Robin Hood’s Bay on the Yorkshire Coast

Thursday, 27 July 2023 - 11:00 am (CET/MEZ) Berlin | Author/Destination:
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Robin Hood's Bay as seen from the shore © Kreuzschnabel/cc-by-sa-3.0

Robin Hood’s Bay as seen from the shore © Kreuzschnabel/cc-by-sa-3.0

Robin Hood’s Bay is a village in North Yorkshire, England. It is 6 miles (10 km) south of Whitby and 15 miles (24 km) north of Scarborough on the Yorkshire Coast. It is an ancient chapelry of Fylingdales in the wapentake of Whitby Strand. It is on the Cleveland Way national trail and also the end point of Wainwright’s Coast to Coast route.

The origin of the name is uncertain, and it is doubtful that Robin Hood was ever in the vicinity of the village. It is attested to in the early sixteenth century as “Robyn Hoodis Baye” in 1544. The English ballad The Noble Fisherman tells a story of Robin Hood visiting Scarborough, taking a job as a fisherman, defeating French pirates with his archery skills, and using half the looted treasure to build a home for the poor. However, the ballad is only attested to in the 17th century at the earliest. It is considered more likely to be a work original to the 17th century rather than an older medieval popular legend passed down, and very unlikely to be based on any historical incident. However, it is possible the author knew of Robin Hood’s Bay, and sought to tie the story they wrote to the Scarborough area to explain and justify the name.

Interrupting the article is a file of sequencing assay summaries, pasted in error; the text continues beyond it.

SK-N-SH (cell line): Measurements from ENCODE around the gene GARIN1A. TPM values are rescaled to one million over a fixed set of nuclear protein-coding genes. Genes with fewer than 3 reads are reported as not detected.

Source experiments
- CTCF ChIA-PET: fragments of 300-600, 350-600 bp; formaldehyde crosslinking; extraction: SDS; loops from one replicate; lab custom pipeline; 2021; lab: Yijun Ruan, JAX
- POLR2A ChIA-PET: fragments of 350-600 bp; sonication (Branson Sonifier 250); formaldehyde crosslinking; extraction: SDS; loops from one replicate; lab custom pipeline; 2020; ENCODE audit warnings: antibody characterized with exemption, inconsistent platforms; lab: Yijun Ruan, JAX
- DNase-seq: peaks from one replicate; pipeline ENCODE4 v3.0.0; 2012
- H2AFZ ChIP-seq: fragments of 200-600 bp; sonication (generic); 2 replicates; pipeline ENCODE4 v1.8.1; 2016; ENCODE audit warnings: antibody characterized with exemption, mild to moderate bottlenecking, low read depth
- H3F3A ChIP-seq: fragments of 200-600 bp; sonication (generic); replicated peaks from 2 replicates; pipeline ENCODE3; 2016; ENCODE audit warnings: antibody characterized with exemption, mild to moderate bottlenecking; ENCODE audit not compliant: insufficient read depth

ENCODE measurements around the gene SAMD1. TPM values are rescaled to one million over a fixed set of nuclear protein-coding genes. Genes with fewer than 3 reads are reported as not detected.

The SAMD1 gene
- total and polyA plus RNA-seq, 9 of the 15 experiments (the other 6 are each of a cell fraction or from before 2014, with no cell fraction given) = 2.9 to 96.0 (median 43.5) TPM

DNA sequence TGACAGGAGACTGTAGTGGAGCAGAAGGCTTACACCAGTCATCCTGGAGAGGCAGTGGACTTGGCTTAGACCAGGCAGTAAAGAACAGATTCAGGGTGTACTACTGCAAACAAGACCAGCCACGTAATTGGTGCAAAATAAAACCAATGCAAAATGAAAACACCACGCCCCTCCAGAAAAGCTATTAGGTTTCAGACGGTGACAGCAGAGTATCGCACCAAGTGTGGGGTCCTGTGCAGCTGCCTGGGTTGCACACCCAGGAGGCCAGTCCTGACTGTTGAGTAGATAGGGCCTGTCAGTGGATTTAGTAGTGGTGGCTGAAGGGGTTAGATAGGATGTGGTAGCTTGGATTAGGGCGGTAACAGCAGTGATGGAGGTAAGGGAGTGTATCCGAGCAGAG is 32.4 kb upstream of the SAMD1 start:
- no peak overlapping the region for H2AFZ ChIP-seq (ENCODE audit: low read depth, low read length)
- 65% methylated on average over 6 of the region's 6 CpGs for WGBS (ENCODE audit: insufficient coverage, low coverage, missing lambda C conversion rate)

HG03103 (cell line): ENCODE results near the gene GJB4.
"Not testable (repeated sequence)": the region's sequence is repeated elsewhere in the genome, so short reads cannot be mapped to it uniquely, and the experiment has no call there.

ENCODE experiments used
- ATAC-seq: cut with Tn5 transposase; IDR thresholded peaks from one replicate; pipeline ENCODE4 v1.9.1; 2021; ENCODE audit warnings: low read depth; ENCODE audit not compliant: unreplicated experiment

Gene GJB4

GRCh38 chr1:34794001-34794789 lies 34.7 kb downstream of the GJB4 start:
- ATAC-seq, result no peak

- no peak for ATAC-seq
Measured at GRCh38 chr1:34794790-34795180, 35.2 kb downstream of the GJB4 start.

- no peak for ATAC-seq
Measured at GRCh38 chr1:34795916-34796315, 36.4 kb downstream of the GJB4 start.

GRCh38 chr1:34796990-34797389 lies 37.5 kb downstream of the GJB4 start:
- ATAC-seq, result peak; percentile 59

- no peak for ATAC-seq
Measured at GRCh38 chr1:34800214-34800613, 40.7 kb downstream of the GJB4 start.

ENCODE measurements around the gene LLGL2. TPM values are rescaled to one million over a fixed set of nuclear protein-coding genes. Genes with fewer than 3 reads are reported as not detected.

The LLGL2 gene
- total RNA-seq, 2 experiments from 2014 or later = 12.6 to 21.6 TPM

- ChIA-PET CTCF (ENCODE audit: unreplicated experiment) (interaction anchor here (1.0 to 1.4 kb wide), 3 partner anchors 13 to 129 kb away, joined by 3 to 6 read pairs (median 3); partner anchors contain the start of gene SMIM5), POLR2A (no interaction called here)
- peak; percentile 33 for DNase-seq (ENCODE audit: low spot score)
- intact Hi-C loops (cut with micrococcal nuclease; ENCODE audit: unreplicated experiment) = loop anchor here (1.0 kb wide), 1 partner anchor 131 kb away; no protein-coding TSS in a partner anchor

The village, which consists of a maze of tiny streets, has a tradition of smuggling, and there is reputed to be a network of subterranean passageways linking the houses. During the late 18th century smuggling was rife on the Yorkshire coast. Vessels from the continent brought contraband which was distributed by contacts on land and the operations were financed by syndicates who made profits without the risks taken by the seamen and the villagers. Tea, gin, rum, brandy and tobacco were among the contraband smuggled into Yorkshire from the Netherlands and France to avoid the duty. In 1773 two excise cutters, the Mermaid and the Eagle, were outgunned and chased out of the bay by three smuggling vessels, a schooner and two shallops. A pitched battle between smugglers and excise men took place in the dock over 200 casks of brandy and geneva (gin) and 15 bags of tea in 1779.

© panoramio.com - Paul Lakin/cc-by-3.0 Bay Bank © geograph.org.uk - Humphrey Bolton/cc-by-sa-2.0 Leafs Shop Muir Lea © chris_debian/cc-by-sa-4.0 New Road, leading down to the sea shore © Nigel Coates/cc-by-sa-3.0 The Bay Hotel © panoramio.com - Paul Lakin/cc-by-3.0 The Laurel Inn © chris_debian/cc-by-sa-4.0 Victoria Hotel © panoramio.com - Paul Lakin/cc-by-3.0 Robin Hood's Bay as seen from the shore © Kreuzschnabel/cc-by-sa-3.0 Robin Hood's Bay from Cleveland Way © James F. Carter/cc-by-sa-2.5 © panoramio.com - Paul Lakin/cc-by-3.0
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Robin Hood's Bay as seen from the shore © Kreuzschnabel/cc-by-sa-3.0